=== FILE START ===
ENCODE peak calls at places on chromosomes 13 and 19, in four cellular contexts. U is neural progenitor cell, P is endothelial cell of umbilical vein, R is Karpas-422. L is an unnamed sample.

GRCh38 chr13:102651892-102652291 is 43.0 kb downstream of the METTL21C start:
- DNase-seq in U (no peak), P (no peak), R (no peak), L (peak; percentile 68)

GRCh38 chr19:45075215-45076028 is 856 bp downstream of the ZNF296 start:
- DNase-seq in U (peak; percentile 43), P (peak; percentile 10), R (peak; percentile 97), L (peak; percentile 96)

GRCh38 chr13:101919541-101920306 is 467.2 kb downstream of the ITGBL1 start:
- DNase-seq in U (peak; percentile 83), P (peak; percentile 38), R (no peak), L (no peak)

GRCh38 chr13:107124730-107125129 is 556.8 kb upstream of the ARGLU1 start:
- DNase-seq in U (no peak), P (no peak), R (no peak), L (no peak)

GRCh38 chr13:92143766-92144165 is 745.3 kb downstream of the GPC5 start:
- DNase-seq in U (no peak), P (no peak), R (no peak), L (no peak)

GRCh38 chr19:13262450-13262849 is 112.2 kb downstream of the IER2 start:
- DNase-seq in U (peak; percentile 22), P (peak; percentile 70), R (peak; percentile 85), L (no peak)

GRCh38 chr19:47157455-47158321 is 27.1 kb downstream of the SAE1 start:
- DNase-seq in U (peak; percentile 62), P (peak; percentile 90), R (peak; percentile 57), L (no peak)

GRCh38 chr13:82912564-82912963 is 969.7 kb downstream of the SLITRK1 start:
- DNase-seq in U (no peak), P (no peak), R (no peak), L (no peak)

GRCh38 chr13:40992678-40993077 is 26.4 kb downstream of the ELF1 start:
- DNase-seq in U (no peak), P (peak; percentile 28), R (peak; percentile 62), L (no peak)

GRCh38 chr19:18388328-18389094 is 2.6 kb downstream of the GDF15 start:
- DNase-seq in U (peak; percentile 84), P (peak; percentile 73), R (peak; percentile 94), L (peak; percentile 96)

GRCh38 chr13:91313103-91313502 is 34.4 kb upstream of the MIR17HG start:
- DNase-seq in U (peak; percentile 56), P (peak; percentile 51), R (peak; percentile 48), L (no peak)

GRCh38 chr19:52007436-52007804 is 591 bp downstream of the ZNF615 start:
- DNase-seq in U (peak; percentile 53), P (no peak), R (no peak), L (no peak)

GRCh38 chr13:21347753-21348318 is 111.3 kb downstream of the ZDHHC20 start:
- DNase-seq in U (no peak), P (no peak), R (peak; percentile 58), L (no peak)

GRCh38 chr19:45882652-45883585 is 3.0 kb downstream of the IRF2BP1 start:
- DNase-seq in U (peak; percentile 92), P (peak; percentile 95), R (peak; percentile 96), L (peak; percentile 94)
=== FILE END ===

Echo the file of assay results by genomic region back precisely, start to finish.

ENCODE peak calls at places on chromosomes 13 and 19, in four cellular contexts. U is neural progenitor cell, P is endothelial cell of umbilical vein, R is Karpas-422. L is an unnamed sample.

GRCh38 chr13:102651892-102652291 is 43.0 kb downstream of the METTL21C start:
- DNase-seq in U (no peak), P (no peak), R (no peak), L (peak; percentile 68)

GRCh38 chr19:45075215-45076028 is 856 bp downstream of the ZNF296 start:
- DNase-seq in U (peak; percentile 43), P (peak; percentile 10), R (peak; percentile 97), L (peak; percentile 96)

GRCh38 chr13:101919541-101920306 is 467.2 kb downstream of the ITGBL1 start:
- DNase-seq in U (peak; percentile 83), P (peak; percentile 38), R (no peak), L (no peak)

GRCh38 chr13:107124730-107125129 is 556.8 kb upstream of the ARGLU1 start:
- DNase-seq in U (no peak), P (no peak), R (no peak), L (no peak)

GRCh38 chr13:92143766-92144165 is 745.3 kb downstream of the GPC5 start:
- DNase-seq in U (no peak), P (no peak), R (no peak), L (no peak)

GRCh38 chr19:13262450-13262849 is 112.2 kb downstream of the IER2 start:
- DNase-seq in U (peak; percentile 22), P (peak; percentile 70), R (peak; percentile 85), L (no peak)

GRCh38 chr19:47157455-47158321 is 27.1 kb downstream of the SAE1 start:
- DNase-seq in U (peak; percentile 62), P (peak; percentile 90), R (peak; percentile 57), L (no peak)

GRCh38 chr13:82912564-82912963 is 969.7 kb downstream of the SLITRK1 start:
- DNase-seq in U (no peak), P (no peak), R (no peak), L (no peak)

GRCh38 chr13:40992678-40993077 is 26.4 kb downstream of the ELF1 start:
- DNase-seq in U (no peak), P (peak; percentile 28), R (peak; percentile 62), L (no peak)

GRCh38 chr19:18388328-18389094 is 2.6 kb downstream of the GDF15 start:
- DNase-seq in U (peak; percentile 84), P (peak; percentile 73), R (peak; percentile 94), L (peak; percentile 96)

GRCh38 chr13:91313103-91313502 is 34.4 kb upstream of the MIR17HG start:
- DNase-seq in U (peak; percentile 56), P (peak; percentile 51), R (peak; percentile 48), L (no peak)

GRCh38 chr19:52007436-52007804 is 591 bp downstream of the ZNF615 start:
- DNase-seq in U (peak; percentile 53), P (no peak), R (no peak), L (no peak)

GRCh38 chr13:21347753-21348318 is 111.3 kb downstream of the ZDHHC20 start:
- DNase-seq in U (no peak), P (no peak), R (peak; percentile 58), L (no peak)

GRCh38 chr19:45882652-45883585 is 3.0 kb downstream of the IRF2BP1 start:
- DNase-seq in U (peak; percentile 92), P (peak; percentile 95), R (peak; percentile 96), L (peak; percentile 94)